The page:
The Nuclear Free Local Authorities (NFLA) notes with real concern reports published in ‘The Guardian’, and detailed in ‘The Ferret Scotland’ investigative news agency website, that outline further disturbing findings from defence nuclear emergency planning exercises. This new information indicates to the NFLA that the defence nuclear sector is struggling to maintain its safety systems and potentially putting the public at risk.
Just last month, NFLA commented on failings from a Rosyth Ministry of Defence (MOD) submarine base exercise. NFLA felt it formed part of a growing body of evidence suggesting more systemic concerns around defence site nuclear safety may require attention. NFLA called on a joint review to be held on nuclear emergency planning arrangements by the Defence Nuclear Safety Regulator and the Office for Nuclear Regulation (ONR) to allay public concern and seek significant improvements. (1) (2)
That growing body of evidence has expanded after information has been provided to ‘The Ferret’ and published today in ‘The Guardian’ which highlights further serious failings found in three other exercises. (3) The NFLA is also concerned that it has taken two years to release this information under the Freedom of Information Act, highlighting how the use of ‘national security’ issues is continuing to be given as a reason to prevent openness and transparency of important safety issues by the MOD.
Two of the MOD exercises (held in south Wales in 2011 and Oxfordshire in 2012), codenamed ‘Astral Bend’, included a scenario of aircraft carrying the core components of nuclear weapons crashing and spreading radioactive contamination up to three miles (5km) away. At the 2011 exercise there was a mix-up over how to deal with contaminated casualties. The fire service was criticised by the Defence Nuclear Safety Regulator (DSNR) for refusing to allow ambulance teams to take away seriously injured people until they had been decontaminated. If this has been a ‘real-time’ event it could have led to avoidable deaths.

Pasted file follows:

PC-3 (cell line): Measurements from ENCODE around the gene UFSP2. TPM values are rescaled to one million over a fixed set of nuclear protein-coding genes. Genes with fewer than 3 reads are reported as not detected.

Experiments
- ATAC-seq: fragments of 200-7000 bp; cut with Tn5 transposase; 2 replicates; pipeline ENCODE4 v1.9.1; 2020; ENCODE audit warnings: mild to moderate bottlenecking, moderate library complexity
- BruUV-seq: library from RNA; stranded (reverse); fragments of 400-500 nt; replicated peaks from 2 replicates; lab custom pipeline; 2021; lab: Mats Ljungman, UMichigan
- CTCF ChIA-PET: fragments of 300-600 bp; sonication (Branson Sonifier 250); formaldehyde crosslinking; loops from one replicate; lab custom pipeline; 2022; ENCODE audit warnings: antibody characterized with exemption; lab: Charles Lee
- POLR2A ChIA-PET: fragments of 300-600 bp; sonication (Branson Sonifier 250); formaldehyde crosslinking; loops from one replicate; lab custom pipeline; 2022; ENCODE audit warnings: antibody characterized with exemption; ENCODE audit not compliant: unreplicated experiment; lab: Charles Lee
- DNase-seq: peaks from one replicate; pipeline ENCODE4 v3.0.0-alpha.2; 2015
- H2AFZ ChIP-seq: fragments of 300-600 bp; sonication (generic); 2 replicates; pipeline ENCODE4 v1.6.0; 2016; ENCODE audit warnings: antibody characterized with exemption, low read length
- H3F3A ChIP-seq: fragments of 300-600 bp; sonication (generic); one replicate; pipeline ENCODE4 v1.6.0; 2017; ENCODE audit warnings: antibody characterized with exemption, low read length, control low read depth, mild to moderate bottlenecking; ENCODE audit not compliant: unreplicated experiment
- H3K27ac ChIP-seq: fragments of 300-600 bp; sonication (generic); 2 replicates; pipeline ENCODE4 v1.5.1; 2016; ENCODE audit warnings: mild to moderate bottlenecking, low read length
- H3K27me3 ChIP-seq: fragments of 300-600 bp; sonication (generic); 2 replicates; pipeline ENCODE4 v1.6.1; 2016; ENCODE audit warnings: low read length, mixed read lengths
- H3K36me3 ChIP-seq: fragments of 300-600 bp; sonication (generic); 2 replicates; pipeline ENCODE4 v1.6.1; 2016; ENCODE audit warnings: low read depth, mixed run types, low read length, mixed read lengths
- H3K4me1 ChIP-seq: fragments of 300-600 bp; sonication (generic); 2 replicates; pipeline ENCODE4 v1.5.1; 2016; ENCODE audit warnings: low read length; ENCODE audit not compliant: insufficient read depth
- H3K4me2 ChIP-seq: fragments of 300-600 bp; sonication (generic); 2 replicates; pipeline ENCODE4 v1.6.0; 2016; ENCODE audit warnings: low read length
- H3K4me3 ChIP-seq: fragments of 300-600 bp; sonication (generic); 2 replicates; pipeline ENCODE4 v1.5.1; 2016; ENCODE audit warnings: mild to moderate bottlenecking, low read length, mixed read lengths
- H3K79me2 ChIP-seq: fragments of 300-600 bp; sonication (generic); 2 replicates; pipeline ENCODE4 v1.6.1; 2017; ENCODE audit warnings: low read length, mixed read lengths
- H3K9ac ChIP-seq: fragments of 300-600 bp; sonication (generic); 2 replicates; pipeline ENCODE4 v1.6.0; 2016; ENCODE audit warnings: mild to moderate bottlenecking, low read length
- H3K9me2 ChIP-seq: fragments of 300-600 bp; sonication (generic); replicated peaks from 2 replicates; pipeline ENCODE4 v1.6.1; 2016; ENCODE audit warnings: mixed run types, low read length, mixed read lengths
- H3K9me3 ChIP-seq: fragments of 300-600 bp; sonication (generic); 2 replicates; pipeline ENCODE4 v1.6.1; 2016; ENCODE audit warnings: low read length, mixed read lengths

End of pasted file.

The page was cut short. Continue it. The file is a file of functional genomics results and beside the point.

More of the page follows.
DSNR also questioned the training of military commanders, which they noted was “inadequate” because of cutbacks, and there was a “lengthy delay” before they liaised with emergency services, it said. Media questions at a briefing during the 2011 Astral Bend exercise were “not well handled, in particular substantially understating the scale of the hazards”.
In the 2012 Astral Bend exercise the DSNR report noted emergency responders were contaminated at the accident scene, a helicopter was delayed and fax numbers were “incorrectly notified”.
A third MOD emergency planning exercise had a scenario of an accident involving a 20-vehicle nuclear weapons convoy. These travel on a regular basis by road between Burghfield in Berkshire and Coulport on the Clyde Estuary. Exercise Astral Climb was played out in November 2012 in Northumberland. As ‘The Guardian’ report notes, for reasons that have been redacted in the response provided to it by the MOD, staff in the weapons convoy prevented fire and ambulance services from getting to casualties for 40 minutes when their help was “critically required”, the DNSR report said. DSNR note that: “This may have contributed to the number of fatalities within the exercise.”